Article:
by Steven Ertelt
February 9, 2007
Hartford, CT (LifeNews.com) — The University of Connecticut has used some of the $12 million in taxpayer dollars it was awarded late last year to purchase a building in Farmington where it will conduct embryonic stem cell research. Pro-life groups opposed the state grants because the research involves the destruction of human life.
The university purchased the former FarmTech building near the Health Center in Farmington.
Officials plan to renovate the nearly 113,000-square-foot structure to establish a Center of Innovation that will include the University’s new stem cell institute.
“Our goal is to maximize the state’s investment in stem cell research and establish an internationally recognized program focused on human embryonic stem cells and regenerative medicine,” says Dr. Marc Lalande of the college.
Lalane hoped that "someday they can be applied clinically to patients" even though embryonic stem cells have never cured any human patients and have had problems in animal testing. Only adult stem cells have been able to successfully treat patients with a variety of diseases and medical conditions.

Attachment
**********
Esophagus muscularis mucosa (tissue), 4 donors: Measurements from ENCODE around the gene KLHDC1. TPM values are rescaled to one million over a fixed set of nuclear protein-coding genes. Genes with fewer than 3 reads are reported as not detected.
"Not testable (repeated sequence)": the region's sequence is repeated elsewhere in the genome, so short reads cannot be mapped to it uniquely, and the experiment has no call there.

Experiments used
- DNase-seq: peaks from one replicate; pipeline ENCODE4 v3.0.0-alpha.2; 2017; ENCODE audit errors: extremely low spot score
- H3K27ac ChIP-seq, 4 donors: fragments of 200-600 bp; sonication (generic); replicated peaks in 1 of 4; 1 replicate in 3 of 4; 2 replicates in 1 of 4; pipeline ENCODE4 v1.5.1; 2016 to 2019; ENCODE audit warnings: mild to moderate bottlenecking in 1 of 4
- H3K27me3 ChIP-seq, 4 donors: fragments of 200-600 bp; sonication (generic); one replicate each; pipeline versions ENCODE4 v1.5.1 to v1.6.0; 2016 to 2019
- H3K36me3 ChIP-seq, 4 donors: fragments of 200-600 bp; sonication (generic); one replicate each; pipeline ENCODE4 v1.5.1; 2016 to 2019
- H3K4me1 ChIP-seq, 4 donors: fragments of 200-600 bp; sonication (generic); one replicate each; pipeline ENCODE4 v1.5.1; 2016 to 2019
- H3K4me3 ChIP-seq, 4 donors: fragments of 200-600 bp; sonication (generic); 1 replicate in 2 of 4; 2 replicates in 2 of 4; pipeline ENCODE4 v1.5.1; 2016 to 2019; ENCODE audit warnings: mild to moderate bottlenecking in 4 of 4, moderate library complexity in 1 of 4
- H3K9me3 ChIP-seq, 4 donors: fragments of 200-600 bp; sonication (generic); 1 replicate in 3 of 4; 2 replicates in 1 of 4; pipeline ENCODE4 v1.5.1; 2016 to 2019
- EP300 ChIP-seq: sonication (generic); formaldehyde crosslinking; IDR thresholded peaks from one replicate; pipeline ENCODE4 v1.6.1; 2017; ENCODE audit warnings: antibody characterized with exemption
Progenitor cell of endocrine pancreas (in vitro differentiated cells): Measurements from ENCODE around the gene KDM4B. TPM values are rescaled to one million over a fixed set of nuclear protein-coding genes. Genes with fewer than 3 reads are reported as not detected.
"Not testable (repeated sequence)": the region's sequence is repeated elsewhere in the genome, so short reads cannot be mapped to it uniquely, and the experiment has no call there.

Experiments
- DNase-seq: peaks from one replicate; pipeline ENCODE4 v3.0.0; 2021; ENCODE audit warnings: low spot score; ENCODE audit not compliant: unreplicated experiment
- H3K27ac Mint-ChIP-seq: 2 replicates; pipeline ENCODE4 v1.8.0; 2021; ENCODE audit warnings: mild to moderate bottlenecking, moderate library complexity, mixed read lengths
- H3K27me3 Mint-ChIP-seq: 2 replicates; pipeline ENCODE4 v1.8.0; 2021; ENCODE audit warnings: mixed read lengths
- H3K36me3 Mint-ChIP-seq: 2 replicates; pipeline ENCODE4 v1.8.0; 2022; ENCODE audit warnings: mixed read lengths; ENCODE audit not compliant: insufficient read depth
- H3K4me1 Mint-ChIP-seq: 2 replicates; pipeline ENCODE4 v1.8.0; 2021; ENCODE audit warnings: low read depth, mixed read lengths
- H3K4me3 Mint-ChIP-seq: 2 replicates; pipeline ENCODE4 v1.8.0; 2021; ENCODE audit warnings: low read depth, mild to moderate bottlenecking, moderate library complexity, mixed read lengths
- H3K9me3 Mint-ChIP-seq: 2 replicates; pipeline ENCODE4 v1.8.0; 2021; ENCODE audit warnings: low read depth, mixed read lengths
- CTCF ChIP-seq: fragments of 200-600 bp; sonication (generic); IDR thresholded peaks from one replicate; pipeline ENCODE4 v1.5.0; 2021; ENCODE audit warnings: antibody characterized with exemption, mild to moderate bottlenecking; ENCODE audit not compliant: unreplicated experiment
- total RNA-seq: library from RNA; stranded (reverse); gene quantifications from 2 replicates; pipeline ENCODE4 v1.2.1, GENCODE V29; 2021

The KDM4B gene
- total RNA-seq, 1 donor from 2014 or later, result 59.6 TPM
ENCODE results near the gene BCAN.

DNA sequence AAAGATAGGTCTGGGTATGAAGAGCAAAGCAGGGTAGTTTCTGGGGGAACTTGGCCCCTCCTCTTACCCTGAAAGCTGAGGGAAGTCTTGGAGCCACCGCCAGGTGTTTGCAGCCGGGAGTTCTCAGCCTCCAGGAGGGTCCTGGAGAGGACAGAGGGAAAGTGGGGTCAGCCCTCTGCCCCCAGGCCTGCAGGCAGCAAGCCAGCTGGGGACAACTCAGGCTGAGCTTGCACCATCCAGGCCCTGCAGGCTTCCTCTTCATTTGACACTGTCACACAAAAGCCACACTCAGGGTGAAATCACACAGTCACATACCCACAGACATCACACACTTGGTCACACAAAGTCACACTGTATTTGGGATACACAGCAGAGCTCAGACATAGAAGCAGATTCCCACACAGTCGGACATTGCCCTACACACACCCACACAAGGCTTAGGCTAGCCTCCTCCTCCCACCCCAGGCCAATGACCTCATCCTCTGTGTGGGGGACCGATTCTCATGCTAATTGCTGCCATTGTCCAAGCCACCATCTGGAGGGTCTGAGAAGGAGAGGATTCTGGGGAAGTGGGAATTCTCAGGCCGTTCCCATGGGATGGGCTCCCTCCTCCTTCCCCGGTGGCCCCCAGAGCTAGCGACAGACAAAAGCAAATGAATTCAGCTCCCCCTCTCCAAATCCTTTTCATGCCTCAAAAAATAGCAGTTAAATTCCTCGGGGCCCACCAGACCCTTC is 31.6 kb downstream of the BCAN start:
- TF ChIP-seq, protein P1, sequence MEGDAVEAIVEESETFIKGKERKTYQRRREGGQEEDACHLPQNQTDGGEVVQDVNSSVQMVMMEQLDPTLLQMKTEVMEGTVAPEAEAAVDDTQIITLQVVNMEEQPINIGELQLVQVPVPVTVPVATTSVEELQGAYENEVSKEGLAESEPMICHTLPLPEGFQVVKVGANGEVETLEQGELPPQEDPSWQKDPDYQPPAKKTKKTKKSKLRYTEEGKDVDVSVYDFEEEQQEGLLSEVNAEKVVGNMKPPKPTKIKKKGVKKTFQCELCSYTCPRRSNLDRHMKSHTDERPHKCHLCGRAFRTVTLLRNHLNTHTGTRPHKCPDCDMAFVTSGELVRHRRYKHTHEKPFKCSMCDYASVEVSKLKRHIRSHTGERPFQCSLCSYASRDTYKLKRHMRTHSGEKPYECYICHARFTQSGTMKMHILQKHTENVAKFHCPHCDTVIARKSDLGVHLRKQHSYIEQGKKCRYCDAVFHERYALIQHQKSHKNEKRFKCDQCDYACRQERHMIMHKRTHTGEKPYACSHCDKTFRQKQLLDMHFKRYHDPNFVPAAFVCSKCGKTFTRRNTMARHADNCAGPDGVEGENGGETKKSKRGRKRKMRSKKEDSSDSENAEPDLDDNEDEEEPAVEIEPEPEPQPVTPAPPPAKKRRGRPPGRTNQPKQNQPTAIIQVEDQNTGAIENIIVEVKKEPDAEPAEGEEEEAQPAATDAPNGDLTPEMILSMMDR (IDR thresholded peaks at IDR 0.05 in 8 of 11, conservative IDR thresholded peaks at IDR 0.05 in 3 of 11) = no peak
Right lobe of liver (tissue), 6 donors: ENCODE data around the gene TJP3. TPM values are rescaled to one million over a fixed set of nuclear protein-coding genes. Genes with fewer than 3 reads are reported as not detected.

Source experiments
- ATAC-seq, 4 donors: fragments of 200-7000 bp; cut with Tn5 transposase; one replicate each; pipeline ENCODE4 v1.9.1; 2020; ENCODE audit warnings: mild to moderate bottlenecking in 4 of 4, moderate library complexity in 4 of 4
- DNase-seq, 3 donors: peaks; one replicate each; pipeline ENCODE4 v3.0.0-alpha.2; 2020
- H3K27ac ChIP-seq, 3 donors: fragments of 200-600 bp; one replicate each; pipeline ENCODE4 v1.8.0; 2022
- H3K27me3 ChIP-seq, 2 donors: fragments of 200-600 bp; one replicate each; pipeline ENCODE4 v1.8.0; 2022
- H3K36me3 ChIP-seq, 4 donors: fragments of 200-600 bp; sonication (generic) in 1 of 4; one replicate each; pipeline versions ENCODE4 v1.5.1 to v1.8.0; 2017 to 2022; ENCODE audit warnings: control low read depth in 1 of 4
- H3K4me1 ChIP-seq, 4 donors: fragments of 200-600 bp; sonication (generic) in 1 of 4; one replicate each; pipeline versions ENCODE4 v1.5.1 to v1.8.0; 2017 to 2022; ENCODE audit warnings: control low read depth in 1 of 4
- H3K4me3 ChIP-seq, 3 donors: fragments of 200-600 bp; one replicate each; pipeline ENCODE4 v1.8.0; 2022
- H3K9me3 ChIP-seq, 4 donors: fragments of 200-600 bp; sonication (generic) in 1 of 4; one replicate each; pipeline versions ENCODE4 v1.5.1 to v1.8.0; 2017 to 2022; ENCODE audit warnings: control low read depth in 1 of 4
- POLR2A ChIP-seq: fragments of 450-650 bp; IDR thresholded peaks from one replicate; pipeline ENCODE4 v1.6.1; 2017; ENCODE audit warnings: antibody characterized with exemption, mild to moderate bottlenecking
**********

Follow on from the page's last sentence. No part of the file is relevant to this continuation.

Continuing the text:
UConn was awarded nearly $12 million in November to fund 15 research proposals in the first disbursement of funds by Connecticut’s stem cell funding agency. It is expected that many of those researchers will move to the refurbished Farmington laboratories by the end of 2009.
The college said that "a centerpiece of the new institute will be UConn’s human embryonic stem cell core laboratory, now sited at the Health Center."
When Connecticut launched its 10-year stem cell research program in 2005, the University invested more than $2 million in recruiting scientists with expertise in human embryonic stem cell research to set up a core facility.
The Connecticut stem cell committee has awarded $20 million in grants with money also going to Yale and Wesleyan University.
Connecticut Gov. Jodi Rell, a Republican, signed the measure allowing the funding in June 2005. It bans human reproductive cloning and the sale of human eggs, sperm and embryos, but allows human cloning for research purposes.
The law prohibits human embryos used in research from growing past 14 days, which detractors say mandates that all days-old unborn children must be killed for their stem cells.